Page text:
Listen to the Lord’s appeal: In me, I want you to see your own body, your members, your heart, your bones, your blood. You may fear what is divine, but why not love what is human? You may run away from me as the Lord, but why not run to me as your father? Perhaps you are filled with shame for causing my bitter passion. Do not be afraid. This cross inflicts a mortal injury, not on me, but on death. These nails no longer pain me, but only deepen your love for me. I do not cry out because of these wounds, but through them I draw you into my heart. My body was stretched on the cross as a symbol, not of how much I suffered, but of my all-embracing love. I count it no loss to shed my blood: it is the price I have paid for your ransom. Come, then, return to me and learn to know me as your father, who repays good for evil, love for injury, and boundless charity for piercing wounds.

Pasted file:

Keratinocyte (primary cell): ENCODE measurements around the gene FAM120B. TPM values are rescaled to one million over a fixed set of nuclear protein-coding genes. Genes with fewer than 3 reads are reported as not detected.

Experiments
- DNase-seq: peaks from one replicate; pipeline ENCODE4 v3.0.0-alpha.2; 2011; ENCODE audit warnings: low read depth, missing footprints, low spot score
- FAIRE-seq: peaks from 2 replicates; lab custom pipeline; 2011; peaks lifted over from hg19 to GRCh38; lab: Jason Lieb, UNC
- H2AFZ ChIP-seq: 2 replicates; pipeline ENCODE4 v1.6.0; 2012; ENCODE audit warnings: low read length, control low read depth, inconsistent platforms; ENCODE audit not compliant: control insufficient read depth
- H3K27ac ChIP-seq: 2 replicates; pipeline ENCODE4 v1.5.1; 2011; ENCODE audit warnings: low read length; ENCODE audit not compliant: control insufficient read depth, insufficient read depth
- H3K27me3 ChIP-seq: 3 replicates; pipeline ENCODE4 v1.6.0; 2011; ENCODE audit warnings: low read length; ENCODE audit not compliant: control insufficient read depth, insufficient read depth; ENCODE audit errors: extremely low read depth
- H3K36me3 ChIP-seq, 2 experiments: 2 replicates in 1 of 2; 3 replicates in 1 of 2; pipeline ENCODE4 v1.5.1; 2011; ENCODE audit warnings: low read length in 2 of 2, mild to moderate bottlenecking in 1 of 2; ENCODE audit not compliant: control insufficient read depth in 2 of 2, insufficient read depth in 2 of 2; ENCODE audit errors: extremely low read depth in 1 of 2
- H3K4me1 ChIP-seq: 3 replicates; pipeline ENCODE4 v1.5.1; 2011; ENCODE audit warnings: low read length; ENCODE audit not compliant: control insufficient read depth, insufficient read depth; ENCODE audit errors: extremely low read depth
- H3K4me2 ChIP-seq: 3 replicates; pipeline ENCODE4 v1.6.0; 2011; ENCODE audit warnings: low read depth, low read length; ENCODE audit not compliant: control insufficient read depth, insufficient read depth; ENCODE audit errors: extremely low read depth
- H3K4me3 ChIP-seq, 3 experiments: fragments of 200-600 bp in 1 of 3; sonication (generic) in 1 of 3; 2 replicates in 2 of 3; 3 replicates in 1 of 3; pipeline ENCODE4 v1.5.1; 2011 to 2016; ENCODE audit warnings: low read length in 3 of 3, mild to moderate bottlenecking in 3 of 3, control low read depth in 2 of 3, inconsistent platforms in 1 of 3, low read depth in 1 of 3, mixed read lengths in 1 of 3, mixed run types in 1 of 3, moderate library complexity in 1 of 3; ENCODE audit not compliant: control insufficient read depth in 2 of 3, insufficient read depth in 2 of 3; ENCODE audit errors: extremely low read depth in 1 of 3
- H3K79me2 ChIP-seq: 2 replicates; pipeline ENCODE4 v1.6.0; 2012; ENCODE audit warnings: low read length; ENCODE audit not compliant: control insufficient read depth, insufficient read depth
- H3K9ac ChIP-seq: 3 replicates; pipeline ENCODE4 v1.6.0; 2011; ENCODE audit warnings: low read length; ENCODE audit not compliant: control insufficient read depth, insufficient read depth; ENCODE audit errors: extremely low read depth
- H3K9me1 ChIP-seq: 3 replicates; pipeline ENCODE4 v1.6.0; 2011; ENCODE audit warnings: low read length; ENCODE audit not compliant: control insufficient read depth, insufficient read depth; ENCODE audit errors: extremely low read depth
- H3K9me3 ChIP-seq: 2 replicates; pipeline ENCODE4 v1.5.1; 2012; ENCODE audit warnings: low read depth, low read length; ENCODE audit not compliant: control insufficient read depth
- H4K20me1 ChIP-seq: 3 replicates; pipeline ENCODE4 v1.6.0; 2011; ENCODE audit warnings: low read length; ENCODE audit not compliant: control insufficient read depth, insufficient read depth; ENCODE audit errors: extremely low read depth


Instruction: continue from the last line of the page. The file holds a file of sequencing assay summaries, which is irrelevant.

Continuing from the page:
From a sermon by Saint Peter Chrysologus, bishop, 5th century.

 

 

The F.U.N. Quotient… raising the bar on the tradition of Easter eggs

Yes, this video is in German, but its pretty amazing none the less! These folks seem eggs-tatic over them!

It does beg the question regarding the rain-proofing of these eggs!

This makes me think… about how the Resurrection of Jesus changes human existence

The Christian faith stands or falls with the truth of the testimony that Christ is risen from the dead.

… Only if Jesus is risen has anything really new occurred that changes the world and the situation of mankind. Then he becomes the criterion on which we can rely. For then God has truly revealed himself.

To this extent, in our quest for the figure of Jesus, the Resurrection is the crucial point…

What actually happened? Clearly, for the witnesses who encountered the risen Lord, it was not easy to say. They were confronted with what for them was an entirely new reality, far beyond the limits of their experience.